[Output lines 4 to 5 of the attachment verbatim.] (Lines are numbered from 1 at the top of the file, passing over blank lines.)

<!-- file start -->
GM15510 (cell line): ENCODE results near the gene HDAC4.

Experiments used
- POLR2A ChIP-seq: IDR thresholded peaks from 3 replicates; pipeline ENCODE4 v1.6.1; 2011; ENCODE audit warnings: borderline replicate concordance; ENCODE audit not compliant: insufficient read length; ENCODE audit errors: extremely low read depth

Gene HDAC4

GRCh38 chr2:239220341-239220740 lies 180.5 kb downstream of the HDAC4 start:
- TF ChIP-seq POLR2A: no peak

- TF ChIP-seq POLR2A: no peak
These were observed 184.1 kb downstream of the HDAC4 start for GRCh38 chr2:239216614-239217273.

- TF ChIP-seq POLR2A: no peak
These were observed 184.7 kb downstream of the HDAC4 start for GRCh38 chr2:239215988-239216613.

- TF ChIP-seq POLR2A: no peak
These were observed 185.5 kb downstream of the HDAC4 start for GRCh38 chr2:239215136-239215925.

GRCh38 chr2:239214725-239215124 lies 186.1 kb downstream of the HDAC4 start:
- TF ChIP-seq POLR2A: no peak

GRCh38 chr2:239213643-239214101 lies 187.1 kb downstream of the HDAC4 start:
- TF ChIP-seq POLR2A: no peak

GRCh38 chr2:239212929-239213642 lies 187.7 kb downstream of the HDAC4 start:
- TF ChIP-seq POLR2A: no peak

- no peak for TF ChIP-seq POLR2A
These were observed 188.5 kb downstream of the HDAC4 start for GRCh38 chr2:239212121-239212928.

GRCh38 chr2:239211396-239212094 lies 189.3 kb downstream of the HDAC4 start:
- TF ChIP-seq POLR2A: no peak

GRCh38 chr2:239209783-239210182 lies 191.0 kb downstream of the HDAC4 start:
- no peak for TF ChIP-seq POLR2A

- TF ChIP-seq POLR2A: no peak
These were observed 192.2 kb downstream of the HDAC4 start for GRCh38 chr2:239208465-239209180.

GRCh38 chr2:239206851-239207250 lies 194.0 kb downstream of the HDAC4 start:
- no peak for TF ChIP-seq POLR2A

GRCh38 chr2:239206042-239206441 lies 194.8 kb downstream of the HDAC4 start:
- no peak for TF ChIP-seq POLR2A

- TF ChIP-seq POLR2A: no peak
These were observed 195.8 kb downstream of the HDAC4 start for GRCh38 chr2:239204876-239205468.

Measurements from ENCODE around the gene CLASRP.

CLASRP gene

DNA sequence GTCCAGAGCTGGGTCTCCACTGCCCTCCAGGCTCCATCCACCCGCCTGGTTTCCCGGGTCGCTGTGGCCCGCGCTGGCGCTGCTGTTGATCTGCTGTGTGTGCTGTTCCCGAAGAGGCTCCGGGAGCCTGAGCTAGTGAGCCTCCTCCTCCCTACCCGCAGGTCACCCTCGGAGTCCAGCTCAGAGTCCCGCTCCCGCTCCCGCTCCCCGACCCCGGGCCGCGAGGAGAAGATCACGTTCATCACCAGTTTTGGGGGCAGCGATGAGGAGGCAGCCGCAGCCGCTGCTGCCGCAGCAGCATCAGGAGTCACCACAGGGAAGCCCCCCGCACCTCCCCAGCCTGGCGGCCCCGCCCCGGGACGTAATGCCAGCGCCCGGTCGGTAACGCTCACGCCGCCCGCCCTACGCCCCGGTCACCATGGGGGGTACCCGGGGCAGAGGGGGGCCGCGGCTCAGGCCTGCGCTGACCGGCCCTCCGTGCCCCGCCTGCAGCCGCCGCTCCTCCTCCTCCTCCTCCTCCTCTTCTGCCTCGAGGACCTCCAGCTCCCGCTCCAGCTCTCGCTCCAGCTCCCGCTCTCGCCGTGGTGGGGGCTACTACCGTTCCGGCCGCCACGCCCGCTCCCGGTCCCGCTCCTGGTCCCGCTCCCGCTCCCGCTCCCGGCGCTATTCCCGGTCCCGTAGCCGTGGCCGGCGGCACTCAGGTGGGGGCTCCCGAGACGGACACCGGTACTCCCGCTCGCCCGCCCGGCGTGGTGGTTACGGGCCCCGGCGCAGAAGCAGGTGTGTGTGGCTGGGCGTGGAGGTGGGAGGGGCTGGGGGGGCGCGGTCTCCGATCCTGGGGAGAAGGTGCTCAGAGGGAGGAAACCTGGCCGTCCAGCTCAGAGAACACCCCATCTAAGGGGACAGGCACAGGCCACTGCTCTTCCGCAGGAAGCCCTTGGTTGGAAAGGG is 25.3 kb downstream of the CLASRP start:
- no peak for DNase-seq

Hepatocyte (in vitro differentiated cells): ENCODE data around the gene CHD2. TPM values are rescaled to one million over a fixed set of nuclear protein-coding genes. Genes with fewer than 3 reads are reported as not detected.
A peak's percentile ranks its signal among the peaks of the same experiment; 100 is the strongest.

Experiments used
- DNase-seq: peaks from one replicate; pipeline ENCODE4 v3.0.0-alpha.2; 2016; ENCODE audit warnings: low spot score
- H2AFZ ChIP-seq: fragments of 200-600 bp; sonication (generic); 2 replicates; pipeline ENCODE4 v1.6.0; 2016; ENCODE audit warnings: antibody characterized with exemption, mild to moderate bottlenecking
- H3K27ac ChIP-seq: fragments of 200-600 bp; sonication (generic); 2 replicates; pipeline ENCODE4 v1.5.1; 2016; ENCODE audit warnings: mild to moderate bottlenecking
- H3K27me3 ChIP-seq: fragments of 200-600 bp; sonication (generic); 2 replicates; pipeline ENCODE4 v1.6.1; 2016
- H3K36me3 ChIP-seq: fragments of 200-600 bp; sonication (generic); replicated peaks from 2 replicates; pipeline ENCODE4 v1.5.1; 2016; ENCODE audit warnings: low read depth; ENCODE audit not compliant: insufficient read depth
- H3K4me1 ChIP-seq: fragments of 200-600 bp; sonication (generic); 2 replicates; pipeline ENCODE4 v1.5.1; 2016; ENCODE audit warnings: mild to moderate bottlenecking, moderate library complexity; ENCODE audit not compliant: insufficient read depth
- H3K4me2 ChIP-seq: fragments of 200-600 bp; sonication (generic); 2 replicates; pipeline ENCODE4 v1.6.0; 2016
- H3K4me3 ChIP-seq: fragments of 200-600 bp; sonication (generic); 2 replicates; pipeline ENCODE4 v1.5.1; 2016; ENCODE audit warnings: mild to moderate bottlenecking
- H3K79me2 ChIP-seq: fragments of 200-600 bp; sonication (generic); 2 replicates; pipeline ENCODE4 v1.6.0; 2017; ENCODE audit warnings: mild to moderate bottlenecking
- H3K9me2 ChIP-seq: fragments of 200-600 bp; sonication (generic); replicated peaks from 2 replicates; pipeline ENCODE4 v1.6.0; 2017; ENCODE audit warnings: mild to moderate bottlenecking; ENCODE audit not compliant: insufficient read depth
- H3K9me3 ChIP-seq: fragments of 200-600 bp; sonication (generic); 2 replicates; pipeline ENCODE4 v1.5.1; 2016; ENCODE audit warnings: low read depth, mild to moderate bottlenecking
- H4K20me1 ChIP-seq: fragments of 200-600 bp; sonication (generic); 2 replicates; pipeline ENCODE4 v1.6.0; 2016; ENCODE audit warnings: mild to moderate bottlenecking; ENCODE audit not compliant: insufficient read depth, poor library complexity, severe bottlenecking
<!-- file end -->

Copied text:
Gene HDAC4

GRCh38 chr2:239220341-239220740 lies 180.5 kb downstream of the HDAC4 start: